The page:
Q. The Vaccination services DoC provides a list of recommended learning and assessments; should all of these be completed?
This is a decision that needs to be made by the individual pharmacist. A pharmacist is personally responsible for keeping their knowledge and skills up to date and relevant to their roles and responsibilities. Working through the DoC system provides a pharmacist with the opportunity to reflect on their current competencies and identify and meet their learning and assessment needs.

The list of recommended learning and assessments will help pharmacists to fill any gaps in their knowledge or competence in order to provide the Flu Vaccination Service.

Q. If a pharmacist has completed an independent prescribing course, does this mean they meet the Consultation Skills for Pharmacy Practice: Practice Standards for England, and can complete the core competency section in the Vaccination services DoC?
The wording in the core competency within DoC states that pharmacy professionals should be actively working towards the Practice Standards. This is because developing consultation skills is an ongoing process throughout the career of every pharmacy professional. The independent prescribing course will have provided a pharmacist with an element of training on consultation skills to support them in working towards the Practice Standards; however, it would be down to the individual pharmacist to download the Consultation Skills for Pharmacy Practice: Practice Standards for England to see whether they feel the training they have undertaken has sufficiently supported them or whether further learning would be beneficial. If a pharmacist feels they meet the standards and have a good understanding of consultation skills due to the learning they have undertaken, they should attempt the consultation skills e-assessment, which will help assess their skills in this area and provide reassurance of competency.

Q. Is it a requirement to have accessed, but not necessarily completed the Consultation Skills for Pharmacy Practice: e-assessment to be able to provide the Advanced Flu Vaccination Service?
Pharmacists are not required to have completed the Consultation Skills for Pharmacy Practice: e-assessment before completing the Vaccination services DoC; they are required to meet or be actively working towards the Consultation Skills for Pharmacy Practice Standards for England.

If you confirm that you are actively working towards the standards, you are declaring that you are undertaking the relevant learning and CPD to meet the standards. It is expected that you will have accessed the standards and associated learning to meet this requirement and that you will complete the assessment within 12 months of signing the DoC statement.

As a pharmacy professional, you should continuously seek to develop your consultation skills throughout your career and, therefore, this topic should regularly feature in your CPD plan. To access the assessment, go to the CPPE website. If you have not yet completed the assessment, you should be able to provide evidence of the consultation skills learning you have undertaken.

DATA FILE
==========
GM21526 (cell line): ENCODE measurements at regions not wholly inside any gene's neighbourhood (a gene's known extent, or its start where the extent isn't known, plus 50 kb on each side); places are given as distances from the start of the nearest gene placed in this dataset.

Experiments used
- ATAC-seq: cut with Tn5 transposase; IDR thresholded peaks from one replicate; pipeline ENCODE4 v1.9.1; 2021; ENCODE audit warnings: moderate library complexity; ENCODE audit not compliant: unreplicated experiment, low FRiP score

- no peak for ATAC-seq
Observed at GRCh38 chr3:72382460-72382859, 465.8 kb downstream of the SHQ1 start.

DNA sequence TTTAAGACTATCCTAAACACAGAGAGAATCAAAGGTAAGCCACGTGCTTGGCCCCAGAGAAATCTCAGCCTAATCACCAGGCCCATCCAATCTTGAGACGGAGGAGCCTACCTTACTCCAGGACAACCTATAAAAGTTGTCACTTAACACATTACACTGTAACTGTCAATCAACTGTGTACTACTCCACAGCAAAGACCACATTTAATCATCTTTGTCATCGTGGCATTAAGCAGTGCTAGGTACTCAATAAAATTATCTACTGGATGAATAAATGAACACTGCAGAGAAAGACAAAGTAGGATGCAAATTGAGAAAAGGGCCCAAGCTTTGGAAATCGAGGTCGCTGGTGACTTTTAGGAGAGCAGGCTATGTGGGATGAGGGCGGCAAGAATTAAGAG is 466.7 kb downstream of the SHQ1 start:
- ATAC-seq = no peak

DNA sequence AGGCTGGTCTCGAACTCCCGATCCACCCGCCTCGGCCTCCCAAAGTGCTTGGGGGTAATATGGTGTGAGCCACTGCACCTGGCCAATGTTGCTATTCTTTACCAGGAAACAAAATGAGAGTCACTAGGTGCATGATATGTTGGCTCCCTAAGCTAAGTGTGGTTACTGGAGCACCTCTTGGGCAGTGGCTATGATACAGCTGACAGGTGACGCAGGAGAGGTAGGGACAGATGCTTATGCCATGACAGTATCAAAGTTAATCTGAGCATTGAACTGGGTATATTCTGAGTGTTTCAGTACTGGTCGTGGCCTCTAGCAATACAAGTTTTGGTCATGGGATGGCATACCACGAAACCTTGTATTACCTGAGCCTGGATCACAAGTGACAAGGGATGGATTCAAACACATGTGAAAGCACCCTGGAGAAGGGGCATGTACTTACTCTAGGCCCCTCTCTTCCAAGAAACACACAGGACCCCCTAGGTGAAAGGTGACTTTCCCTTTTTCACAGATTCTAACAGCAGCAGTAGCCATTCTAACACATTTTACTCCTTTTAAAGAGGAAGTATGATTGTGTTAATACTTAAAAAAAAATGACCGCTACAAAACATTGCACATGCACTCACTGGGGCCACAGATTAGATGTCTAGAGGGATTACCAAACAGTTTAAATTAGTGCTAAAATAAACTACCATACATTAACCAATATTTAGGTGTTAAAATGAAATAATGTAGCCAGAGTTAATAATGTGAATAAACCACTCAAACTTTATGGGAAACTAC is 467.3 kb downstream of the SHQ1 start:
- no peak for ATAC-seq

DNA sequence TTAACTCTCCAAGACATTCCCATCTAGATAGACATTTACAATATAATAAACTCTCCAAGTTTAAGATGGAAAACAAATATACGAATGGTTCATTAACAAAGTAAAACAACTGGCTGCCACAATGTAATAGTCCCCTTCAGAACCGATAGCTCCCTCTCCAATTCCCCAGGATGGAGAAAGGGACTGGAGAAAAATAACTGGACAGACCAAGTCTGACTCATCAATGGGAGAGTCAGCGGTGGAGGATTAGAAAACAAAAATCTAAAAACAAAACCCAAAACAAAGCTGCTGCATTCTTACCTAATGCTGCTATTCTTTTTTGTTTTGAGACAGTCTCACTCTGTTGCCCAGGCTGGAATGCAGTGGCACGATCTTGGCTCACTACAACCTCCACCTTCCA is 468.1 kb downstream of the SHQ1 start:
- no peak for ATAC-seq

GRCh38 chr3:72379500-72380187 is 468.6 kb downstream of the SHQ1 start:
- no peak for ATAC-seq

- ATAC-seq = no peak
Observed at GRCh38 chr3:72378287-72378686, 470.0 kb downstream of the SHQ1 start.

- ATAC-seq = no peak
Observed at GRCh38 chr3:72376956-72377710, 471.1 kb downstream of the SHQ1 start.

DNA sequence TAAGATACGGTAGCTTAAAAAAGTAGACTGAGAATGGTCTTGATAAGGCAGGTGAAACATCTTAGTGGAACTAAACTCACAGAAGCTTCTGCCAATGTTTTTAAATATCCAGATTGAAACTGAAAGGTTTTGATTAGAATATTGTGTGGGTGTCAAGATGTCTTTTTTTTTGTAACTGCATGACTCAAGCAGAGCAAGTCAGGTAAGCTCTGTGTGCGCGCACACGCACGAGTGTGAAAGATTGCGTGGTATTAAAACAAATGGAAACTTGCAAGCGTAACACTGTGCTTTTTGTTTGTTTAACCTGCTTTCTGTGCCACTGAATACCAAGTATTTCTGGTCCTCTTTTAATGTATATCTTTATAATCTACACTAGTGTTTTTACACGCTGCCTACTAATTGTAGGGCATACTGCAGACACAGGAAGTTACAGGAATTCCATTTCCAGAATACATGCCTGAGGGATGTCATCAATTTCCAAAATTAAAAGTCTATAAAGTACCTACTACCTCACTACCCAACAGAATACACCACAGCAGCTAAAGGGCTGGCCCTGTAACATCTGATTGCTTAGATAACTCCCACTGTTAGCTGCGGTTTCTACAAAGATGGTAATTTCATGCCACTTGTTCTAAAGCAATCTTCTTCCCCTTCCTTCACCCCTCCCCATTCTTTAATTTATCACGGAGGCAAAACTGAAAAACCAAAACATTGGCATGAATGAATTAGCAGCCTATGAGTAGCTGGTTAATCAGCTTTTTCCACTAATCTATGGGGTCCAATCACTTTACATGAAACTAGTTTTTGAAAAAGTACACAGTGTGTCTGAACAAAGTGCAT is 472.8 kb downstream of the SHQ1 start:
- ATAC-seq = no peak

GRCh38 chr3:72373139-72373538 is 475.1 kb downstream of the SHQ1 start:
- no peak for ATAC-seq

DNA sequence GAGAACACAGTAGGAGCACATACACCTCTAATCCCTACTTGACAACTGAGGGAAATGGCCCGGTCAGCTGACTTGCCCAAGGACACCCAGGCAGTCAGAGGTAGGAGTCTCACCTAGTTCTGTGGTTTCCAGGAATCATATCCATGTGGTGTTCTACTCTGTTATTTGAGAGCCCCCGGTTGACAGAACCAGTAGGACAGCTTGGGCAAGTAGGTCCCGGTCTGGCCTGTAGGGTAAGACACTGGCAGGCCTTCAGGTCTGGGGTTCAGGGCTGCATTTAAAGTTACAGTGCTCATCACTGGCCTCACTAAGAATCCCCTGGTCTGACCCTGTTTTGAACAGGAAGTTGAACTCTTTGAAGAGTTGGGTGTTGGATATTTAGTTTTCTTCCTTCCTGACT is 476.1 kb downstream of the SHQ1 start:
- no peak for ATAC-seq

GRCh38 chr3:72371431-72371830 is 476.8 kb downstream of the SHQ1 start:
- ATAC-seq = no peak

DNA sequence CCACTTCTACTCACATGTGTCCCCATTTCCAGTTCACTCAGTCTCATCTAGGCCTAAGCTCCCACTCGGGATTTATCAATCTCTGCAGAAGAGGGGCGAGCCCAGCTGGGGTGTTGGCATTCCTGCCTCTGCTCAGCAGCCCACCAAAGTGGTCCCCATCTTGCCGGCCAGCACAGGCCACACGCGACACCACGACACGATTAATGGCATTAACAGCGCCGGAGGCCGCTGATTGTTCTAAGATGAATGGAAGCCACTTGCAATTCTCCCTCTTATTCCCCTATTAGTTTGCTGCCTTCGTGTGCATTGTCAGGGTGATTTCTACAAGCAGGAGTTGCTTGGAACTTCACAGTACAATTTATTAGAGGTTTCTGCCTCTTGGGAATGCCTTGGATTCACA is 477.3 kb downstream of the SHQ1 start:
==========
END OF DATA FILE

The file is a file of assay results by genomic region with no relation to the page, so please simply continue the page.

Q. Do pharmacists need to complete the safeguarding and consultation skills e-assessment every two years when reviewing their DoC?
This is a decision that needs to be made by the individual pharmacist. A pharmacist is personally responsible for keeping their knowledge and skills up to date and relevant to their roles and responsibilities.  There are regular developments in practice in particular with regard to Safeguarding which require pharmacists to ensure they are aware of new developments in this area.

The pharmacist should reflect on their current competencies and decide whether further learning is required.

It is also important to note that Consultation Skills for Pharmacy Practice is not a ‘tick box’ exercise. As a pharmacy professional, you should continuously seek to develop your consultation skills throughout your career and, therefore, this topic should regularly feature in your CPD plan.

 

Training requirements (Supervised clinical practice)

Q. I have heard that the 2018 National Minimum Standards and Core Curriculum for Immunisation Training for Registered Healthcare Practitioners include a new requirement for supervised clinical practice following training. Is that correct?
A period of supervised clinical practice is recommended, but this is not a new requirement – this was also recommended in the 2005 documents.

Q. Who does the recommendation for a period of supervised clinical practice apply to?
The document states that those new to immunisation should receive comprehensive foundation immunisation training, either through a face to face taught course or a blended approach of both e-learning and a face to face taught course. New immunisers should also have a period of supervised practice and support with a registered healthcare practitioner who is experienced, up to date and competent in immunisation.

Q. Does the recommendation for a period of supervised clinical practice apply to pharmacists who have previously been trained to vaccinate?